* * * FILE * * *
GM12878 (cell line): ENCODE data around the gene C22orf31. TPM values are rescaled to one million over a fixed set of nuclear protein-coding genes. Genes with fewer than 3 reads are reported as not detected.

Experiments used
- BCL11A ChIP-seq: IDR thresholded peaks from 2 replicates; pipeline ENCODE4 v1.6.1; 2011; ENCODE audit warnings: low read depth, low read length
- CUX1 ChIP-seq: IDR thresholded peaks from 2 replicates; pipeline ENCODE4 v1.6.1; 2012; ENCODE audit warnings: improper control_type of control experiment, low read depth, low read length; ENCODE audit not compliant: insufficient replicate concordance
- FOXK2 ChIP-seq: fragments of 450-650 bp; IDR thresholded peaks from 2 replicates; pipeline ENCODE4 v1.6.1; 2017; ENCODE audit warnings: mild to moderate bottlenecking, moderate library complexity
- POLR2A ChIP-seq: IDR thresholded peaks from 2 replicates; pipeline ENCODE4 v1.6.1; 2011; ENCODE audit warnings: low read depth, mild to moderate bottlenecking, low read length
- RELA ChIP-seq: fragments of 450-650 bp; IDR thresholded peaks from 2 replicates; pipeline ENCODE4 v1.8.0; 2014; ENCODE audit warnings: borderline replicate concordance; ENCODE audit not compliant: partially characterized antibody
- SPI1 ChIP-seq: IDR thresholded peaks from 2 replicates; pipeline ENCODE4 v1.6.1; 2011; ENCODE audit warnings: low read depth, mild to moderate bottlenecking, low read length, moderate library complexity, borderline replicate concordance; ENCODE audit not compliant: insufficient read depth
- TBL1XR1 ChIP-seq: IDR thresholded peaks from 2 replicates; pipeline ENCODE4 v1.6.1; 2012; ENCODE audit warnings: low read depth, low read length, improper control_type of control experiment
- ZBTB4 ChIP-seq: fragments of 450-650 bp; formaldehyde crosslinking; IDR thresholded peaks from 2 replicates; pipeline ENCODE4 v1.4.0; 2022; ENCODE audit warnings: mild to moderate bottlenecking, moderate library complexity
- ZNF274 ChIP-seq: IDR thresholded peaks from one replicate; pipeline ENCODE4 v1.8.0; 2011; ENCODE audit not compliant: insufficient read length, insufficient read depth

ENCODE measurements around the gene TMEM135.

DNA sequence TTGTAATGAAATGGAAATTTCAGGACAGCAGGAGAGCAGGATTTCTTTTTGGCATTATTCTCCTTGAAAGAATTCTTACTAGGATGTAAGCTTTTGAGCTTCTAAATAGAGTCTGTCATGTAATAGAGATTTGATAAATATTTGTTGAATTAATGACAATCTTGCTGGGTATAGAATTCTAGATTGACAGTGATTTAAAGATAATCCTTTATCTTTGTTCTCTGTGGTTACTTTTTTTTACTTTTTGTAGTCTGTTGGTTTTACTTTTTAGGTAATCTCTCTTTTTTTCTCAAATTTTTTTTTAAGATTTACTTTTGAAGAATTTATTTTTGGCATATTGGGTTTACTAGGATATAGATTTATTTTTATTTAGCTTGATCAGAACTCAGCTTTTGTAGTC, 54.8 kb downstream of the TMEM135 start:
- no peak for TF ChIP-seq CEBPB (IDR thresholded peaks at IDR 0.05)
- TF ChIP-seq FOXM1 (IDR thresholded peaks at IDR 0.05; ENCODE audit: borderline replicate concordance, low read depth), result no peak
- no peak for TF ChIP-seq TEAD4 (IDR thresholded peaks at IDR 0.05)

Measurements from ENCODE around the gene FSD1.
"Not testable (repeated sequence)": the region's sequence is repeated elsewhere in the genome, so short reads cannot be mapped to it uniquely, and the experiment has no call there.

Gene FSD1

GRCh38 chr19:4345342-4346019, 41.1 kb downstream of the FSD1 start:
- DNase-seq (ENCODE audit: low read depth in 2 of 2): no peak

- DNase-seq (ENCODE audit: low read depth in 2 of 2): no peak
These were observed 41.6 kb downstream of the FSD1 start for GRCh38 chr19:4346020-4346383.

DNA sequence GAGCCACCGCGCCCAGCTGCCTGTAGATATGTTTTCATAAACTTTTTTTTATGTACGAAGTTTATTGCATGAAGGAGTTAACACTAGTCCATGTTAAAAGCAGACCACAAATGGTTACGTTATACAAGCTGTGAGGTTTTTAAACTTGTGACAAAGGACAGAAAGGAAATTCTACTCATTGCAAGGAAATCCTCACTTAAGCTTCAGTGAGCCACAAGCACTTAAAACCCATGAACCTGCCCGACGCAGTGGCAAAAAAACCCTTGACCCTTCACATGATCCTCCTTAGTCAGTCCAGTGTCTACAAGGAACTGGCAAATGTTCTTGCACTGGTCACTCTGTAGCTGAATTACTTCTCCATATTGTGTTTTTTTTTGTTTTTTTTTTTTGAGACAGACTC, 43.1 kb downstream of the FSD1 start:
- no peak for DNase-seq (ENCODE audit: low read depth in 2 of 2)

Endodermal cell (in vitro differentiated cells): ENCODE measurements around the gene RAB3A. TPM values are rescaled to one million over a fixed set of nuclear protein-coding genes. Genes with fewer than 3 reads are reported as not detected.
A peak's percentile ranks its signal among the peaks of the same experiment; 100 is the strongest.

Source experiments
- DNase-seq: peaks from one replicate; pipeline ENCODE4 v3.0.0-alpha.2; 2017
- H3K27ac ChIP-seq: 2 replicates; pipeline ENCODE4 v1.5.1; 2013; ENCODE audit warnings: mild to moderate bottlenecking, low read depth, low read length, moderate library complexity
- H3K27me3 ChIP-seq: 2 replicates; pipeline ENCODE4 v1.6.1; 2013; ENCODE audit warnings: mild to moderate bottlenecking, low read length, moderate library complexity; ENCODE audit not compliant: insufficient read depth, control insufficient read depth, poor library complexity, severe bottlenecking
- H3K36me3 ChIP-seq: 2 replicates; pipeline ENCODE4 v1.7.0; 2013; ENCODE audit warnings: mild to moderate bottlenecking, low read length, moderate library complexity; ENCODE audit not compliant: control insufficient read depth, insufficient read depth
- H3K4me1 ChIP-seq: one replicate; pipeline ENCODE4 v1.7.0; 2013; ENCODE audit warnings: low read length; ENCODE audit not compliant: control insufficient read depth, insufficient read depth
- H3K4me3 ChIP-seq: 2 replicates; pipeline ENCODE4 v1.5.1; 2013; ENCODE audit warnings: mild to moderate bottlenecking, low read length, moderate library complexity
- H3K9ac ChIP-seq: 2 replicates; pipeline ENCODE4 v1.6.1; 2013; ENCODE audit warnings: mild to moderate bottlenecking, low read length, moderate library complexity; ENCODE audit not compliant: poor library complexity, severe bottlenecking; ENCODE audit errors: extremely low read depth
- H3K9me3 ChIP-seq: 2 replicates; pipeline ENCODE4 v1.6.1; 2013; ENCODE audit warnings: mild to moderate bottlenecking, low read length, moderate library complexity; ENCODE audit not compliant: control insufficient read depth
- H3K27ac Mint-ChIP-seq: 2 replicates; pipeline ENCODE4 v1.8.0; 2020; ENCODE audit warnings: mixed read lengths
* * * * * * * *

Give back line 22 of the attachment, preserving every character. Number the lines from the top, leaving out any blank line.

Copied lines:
- DNase-seq (ENCODE audit: low read depth in 2 of 2): no peak